As senior vice president with high-end clothier Tom James Co., Brown has worked with some of Charlotte’s most prominent professionals for 28 years, custom fitting their clothing and ensuring they are appropriately attired for every occasion. On this day, Brown unzips the bag to display a bespoke, navy sport coat with a red windowpane pattern and matching liner. Brown points out the 1,000 hand-sewn stitches in each lapel, the water buffalo horn buttons, and the contrasting blue and red thread on the button holes. “I like that,” Ives says. After measuring for the pants to be taken in, the men admire ties laid out on a desk. Ives picks two.
Business for made-to-order and custom-tailored men’s apparel is booming nationally, and Charlotte is ahead of the trend. At Nashville, Tenn.-based Tom James, where suits range from $800 to $25,000, sales hit a record $300 million in 2014. The company is the world’s largest manufacturer and retailer of custom clothing and is on track for a 16% increase in revenue this year. The Charlotte office is performing even better, with sales 20% ahead of the same time last year. Brown declined to share specific sales figures.
High-end clothier Bruce Julian says he’s seen great growth in full custom business at his store in Charlotte’s Myers Park neighborhood, where bespoke suits range from $945 to $4,700. Julian says younger professionals simply seem more aware of custom clothing. There’s also hot demand for trimmer styles made popular by the television show Mad Men, a look hard to achieve when buying off the rack.
Brown’s customers are primarily C-level executives and professionals who are used to delegating and who have little time or desire to shop at local department stores. Business suffered during the recent downturn, as bankers worried for their jobs and sales dried up for commercial real-estate brokers, a large part of the clientele. But customers have returned. At Tom James, which also has offices in Cary, Greensboro and Winston-Salem and employs 45 people in the state, clients are typically buying fewer items but spending more per piece, Brown says. More women are also buying custom-made clothing, Brown and Julian say.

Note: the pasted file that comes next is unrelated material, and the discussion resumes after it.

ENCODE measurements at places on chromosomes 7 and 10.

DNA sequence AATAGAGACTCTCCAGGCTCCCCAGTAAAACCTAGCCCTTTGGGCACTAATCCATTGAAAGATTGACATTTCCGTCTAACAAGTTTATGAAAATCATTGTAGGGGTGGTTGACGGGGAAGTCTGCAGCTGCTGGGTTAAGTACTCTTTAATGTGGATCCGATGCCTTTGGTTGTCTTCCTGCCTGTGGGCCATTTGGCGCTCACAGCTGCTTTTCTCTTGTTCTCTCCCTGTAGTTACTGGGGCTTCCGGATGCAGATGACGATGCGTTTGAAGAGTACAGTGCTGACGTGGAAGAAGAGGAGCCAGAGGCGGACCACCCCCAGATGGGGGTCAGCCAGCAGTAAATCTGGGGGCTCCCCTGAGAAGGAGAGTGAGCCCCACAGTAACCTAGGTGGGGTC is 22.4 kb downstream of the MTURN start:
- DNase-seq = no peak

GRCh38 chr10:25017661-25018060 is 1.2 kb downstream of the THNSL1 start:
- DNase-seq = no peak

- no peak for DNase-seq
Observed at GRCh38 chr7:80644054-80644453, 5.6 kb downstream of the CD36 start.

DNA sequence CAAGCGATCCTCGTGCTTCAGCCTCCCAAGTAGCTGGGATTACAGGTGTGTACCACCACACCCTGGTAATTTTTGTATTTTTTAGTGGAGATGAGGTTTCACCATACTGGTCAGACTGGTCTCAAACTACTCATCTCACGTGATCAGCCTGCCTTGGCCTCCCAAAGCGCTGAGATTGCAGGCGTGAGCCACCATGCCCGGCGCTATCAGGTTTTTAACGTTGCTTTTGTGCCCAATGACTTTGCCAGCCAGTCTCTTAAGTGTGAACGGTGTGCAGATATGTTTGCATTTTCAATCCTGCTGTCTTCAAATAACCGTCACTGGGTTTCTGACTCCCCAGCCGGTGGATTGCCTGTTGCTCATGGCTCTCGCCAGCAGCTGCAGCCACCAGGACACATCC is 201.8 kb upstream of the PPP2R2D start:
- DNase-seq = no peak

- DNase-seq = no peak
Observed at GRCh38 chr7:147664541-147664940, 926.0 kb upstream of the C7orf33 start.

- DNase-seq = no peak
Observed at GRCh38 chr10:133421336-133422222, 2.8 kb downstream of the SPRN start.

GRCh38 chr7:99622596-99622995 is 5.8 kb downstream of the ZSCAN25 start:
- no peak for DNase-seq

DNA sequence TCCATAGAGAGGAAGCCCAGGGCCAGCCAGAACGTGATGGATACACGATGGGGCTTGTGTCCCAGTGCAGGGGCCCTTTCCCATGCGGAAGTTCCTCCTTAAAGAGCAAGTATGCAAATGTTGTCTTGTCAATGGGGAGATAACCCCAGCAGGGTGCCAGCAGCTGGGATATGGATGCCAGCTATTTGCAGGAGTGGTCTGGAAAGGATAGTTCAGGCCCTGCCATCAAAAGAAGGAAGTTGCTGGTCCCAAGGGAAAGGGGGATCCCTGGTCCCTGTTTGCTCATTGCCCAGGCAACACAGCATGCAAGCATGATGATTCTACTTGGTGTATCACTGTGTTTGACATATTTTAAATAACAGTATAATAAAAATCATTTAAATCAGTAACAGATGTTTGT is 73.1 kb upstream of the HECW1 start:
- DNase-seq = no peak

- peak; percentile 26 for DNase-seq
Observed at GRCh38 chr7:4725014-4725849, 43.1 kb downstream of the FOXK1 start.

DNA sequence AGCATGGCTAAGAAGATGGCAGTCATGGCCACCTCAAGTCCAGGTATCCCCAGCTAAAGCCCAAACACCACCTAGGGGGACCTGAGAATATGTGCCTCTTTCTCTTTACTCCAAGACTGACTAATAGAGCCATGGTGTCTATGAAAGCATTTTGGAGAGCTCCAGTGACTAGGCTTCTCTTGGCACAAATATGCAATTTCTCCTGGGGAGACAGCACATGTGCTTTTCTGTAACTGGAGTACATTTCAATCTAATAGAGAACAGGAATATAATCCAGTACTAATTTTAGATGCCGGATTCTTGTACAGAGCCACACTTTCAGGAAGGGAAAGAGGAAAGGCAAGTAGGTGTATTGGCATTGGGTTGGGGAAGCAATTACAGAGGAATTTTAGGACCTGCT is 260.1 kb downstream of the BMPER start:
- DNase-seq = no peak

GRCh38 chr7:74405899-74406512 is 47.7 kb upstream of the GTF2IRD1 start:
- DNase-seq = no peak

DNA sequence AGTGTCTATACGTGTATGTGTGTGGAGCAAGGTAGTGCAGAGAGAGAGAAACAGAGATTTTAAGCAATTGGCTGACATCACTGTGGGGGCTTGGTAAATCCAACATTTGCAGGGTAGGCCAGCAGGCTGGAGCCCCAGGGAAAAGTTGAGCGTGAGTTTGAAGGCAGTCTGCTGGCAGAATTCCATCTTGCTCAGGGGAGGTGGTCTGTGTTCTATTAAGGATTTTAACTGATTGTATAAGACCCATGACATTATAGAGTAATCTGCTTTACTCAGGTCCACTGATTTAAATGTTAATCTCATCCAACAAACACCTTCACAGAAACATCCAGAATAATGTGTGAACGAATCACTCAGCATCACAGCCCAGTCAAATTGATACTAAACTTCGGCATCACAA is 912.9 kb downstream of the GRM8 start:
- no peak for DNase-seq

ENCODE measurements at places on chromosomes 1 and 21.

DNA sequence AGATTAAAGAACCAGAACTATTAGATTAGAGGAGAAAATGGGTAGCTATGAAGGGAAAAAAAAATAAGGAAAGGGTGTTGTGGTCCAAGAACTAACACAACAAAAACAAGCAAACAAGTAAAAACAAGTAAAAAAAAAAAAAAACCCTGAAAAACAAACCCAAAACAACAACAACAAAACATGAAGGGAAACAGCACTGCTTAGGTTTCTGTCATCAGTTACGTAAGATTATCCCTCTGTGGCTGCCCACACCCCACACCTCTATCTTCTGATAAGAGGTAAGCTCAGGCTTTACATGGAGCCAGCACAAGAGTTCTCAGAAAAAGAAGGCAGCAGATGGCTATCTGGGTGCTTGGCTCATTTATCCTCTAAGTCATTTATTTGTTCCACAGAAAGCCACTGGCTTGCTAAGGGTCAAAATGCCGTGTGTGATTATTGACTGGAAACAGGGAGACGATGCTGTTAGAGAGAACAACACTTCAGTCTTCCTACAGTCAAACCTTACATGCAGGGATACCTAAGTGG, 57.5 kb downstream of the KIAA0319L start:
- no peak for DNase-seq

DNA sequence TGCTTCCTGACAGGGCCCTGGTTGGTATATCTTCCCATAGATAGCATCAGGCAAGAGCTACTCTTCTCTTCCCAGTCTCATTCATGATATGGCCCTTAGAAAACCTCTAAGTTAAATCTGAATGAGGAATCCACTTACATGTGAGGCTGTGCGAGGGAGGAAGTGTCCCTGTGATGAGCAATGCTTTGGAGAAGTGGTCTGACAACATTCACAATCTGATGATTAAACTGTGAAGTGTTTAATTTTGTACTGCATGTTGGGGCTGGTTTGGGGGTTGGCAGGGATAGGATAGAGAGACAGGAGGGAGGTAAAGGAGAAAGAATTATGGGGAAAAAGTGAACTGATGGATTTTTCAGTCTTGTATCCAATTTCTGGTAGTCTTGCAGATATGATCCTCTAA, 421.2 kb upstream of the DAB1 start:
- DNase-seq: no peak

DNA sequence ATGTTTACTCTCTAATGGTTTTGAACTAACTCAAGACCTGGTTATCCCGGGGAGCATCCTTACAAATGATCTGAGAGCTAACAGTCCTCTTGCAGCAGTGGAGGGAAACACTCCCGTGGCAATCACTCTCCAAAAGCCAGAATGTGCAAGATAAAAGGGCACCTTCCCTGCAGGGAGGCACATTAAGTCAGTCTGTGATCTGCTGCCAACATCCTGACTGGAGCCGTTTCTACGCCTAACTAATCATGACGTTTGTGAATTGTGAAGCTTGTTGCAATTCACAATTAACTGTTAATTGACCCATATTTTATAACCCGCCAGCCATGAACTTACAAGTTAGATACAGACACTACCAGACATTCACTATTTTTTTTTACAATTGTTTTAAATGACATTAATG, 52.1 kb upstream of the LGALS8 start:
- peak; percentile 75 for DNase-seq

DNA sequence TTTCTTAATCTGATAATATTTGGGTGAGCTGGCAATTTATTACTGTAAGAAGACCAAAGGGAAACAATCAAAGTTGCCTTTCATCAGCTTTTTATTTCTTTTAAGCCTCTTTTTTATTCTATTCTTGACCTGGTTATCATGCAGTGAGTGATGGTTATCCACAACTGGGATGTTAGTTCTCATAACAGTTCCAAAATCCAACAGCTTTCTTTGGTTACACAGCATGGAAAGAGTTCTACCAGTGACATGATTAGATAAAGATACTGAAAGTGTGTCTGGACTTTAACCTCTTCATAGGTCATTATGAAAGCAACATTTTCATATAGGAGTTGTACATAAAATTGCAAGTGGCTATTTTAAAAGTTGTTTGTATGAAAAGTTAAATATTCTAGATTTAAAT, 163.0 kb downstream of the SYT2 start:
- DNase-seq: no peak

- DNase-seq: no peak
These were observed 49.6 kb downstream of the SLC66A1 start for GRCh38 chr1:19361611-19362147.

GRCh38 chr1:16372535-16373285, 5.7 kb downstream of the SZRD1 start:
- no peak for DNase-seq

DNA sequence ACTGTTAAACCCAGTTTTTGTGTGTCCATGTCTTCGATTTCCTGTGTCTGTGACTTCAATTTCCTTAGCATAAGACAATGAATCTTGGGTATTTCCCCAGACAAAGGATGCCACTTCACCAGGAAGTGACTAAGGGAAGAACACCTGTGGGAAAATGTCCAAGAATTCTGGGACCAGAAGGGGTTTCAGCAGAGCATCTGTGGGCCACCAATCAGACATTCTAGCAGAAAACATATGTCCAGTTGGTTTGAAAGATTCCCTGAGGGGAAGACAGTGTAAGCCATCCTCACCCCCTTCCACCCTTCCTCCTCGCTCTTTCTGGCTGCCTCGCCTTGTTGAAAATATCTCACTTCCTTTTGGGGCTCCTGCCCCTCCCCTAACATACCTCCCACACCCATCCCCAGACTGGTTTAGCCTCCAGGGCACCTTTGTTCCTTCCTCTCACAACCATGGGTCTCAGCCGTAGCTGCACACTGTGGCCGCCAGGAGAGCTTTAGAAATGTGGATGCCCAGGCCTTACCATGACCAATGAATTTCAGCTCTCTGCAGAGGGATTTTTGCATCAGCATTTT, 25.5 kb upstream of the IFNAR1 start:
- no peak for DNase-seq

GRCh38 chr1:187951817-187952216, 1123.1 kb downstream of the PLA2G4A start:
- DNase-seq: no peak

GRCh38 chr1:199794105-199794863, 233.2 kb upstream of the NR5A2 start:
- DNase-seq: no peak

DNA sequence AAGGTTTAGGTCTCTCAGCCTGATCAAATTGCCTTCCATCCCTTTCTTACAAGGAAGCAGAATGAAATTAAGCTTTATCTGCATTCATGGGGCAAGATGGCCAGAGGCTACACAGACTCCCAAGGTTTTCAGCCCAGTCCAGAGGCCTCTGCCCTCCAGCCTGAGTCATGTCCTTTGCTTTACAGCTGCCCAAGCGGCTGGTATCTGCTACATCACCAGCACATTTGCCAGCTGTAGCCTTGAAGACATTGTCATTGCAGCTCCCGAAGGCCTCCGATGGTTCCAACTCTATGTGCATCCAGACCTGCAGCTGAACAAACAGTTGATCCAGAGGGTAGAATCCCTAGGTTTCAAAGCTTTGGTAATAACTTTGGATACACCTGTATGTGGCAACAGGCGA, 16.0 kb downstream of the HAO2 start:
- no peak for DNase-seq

“Most of our clients can’t afford to make a mistake professionally or personally in their projections,” Brown says. “They have their attorney. They have their accountant. And they have us — their image consultant.”
Though more professionals are shunning suits, the custom business has benefited from an unexpected side effect of the shift to more casual dress. As executives wear full suits less often, they realize they must focus more on their entire outfit because their coats had hidden a range of problems, from ill-fitting pants to sloppy shirts and scratched belts. Now, professionals spend more to look good from all angles.
Ives, the attorney, started shopping with Brown more than 25 years ago, after his wife commented that clothing bought at stores didn’t fit him well. “I haven’t bought off-the-rack suits since I’ve bought tailored ones,” says Ives. “These suits last forever. And I enjoy the cool detail.”